GHAZNI PROVINCE, AFGHANISTAN - The 655th Forward Surgical Team received a call, April 22, that an Afghan ambulance carrying 10 Afghan National Army soldiers was on its way to Forward Operating Base Ghazni for urgent care.
The soldiers, who were injured in a traffic collision during a patrol, would normally be taken to the Ghazni Provincial Hospital, but due to space issues at the hospital and the extent of their injuries, which included possible head trauma, only six went to the Hospital and the other four came to FOB Ghazni.
The first patient arrived at 10:30 a.m., and the FST prepared for a long day. In addition to treating the four ANA soldiers, two more patients required treatment later that day: a U.S. soldier and a Polish soldier.
Designed to treat up to four patients at a time, the FST turned to others on the FOB for assistance.
“We’re only capable of handling four patients, and anything after that, we have to pull from different places,” said Air Force Senior Airman Penny Barker, a medical technician from Corunna, Mich.
Those who answered the call were 13 Polish medics, three medical personnel from the Ghazni Provincial Reconstruction Team and two medics from the Texas Agribusiness Development Team. Everyone dropped what they were doing and ran to the FST to help.
Together, the four units were able to treat six patients simultaneously without a hiccup, even when the FOB came under an insurgent rocket attack and all personnel had to find protection in the bunkers. Faced with possible danger, the medics banded together and stayed with their patients while the sirens sounded their warning throughout the base.
“This is truly a joint environment,” said Navy Lt. Cmdr. Zaradhe Yach, Ghazni PRT senior medical officer from Santa Cruz, Calif. “We have Air Force, Navy, Army and Polish medical teams and Afghan medical providers who act as interpreters and assist where needed.”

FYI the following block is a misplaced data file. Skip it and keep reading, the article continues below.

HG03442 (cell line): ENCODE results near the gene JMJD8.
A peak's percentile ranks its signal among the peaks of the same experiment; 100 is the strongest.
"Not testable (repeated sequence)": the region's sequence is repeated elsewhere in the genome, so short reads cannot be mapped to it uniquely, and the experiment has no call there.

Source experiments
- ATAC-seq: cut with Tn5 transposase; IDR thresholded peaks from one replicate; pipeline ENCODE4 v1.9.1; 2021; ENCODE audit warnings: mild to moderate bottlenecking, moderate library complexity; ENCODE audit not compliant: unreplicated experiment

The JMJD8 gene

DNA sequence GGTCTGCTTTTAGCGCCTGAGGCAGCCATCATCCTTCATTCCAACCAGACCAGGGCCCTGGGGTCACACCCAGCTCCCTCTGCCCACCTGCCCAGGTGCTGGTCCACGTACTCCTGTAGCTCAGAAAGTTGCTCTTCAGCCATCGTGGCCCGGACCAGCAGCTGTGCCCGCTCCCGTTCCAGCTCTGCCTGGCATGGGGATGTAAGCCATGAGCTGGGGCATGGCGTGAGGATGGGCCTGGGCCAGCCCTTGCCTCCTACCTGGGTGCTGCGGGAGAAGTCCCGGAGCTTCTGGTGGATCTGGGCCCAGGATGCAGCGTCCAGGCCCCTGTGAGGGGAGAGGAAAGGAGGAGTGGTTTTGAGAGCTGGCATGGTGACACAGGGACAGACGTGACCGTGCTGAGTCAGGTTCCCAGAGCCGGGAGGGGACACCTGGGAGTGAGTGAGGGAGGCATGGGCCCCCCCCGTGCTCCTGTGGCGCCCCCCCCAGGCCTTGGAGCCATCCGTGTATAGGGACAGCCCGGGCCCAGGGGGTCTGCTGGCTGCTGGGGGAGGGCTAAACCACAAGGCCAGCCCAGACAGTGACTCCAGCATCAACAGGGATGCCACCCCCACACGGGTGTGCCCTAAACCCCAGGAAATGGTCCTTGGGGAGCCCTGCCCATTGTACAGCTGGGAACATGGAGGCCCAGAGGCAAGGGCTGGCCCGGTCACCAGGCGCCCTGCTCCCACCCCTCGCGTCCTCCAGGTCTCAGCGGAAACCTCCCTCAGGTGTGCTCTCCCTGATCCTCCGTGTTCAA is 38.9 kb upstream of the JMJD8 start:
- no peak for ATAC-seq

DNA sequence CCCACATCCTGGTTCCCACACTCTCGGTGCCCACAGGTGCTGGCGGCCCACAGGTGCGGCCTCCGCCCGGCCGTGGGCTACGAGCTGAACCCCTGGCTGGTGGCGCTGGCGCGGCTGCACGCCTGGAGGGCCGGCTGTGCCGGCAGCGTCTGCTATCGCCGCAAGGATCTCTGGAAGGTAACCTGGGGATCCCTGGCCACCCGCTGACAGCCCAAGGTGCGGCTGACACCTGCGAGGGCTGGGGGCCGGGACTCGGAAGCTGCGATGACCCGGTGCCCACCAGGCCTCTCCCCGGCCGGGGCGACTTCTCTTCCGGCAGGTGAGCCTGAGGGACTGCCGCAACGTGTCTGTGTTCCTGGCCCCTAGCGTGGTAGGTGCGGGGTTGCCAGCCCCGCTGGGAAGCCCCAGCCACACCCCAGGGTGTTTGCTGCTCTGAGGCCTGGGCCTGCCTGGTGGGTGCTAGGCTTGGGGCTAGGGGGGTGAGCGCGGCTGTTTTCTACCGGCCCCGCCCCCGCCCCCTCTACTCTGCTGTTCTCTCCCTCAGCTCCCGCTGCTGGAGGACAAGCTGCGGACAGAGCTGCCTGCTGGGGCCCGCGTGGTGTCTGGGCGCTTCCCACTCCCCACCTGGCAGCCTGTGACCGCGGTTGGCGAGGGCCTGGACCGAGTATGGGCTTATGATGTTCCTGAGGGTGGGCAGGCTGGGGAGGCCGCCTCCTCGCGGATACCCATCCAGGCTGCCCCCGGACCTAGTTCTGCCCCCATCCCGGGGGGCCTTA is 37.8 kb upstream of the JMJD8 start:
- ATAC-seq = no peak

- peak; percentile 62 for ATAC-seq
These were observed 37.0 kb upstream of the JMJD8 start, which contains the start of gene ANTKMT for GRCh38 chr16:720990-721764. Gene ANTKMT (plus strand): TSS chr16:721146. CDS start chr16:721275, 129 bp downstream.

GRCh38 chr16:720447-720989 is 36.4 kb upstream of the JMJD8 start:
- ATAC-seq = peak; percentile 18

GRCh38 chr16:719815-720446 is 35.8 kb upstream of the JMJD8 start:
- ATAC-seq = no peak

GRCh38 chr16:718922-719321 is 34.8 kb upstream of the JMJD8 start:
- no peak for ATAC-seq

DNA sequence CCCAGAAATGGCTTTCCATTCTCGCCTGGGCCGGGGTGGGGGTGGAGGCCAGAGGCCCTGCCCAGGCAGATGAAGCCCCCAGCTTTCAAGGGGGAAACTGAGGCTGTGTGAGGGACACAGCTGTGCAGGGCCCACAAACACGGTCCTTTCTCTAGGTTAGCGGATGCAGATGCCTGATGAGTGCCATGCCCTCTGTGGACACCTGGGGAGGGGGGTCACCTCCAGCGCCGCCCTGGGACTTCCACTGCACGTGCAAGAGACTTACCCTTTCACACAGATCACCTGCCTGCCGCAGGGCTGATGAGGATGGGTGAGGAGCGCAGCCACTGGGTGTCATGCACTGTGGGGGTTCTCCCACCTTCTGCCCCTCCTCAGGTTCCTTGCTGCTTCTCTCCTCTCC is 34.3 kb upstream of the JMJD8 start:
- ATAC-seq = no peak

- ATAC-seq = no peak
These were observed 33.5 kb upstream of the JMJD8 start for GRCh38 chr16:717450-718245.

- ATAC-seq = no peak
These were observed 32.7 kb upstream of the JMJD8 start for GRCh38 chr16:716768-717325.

Inside the FST, medical personnel worked side by side to care for all six patients with ailments ranging from cuts and broken bones, possible head trauma, a gunshot wound and a fall injury.
“It was very intense and controlled,” said Air Force Capt. Anne Staley, FST registered nurse from Aledo, Texas. Over the next four hours, she tirelessly worked on three different patients.
The patients, both ANA and coalition forces, all received equal care.
“When they come in, you go into autopilot as far as medical care is concerned,” said Staley. “An injured patient is an injured patient.”
For some, this was a new experience working with medics from other countries.
“This was my first time working hand in hand with the Polish today, and watching them was amazing to me,” said Barker. “I learned a lot from them.”
All of the patients left the FST in stable condition. The coalition forces went to Bagram Air Base, one ANA soldier was sent to the Gardez Hospital in Paktya province to be cared for by other Afghan doctors, and the others were released.
The 19 Air Force members of the 655th FST, the first Air Force forward surgical team in Afghanistan, relieved their Army counterparts March 12, and have seen at least 84 patients at FOB Ghazni in 43 days.
At the end of the day, the different units discovered they were bound by a common thread, held together by their medical backgrounds.
“Languages spoken at the bedside were English, Polish, Pashto and Dari, but throughout it all, the common language was medicine,” said Yach.
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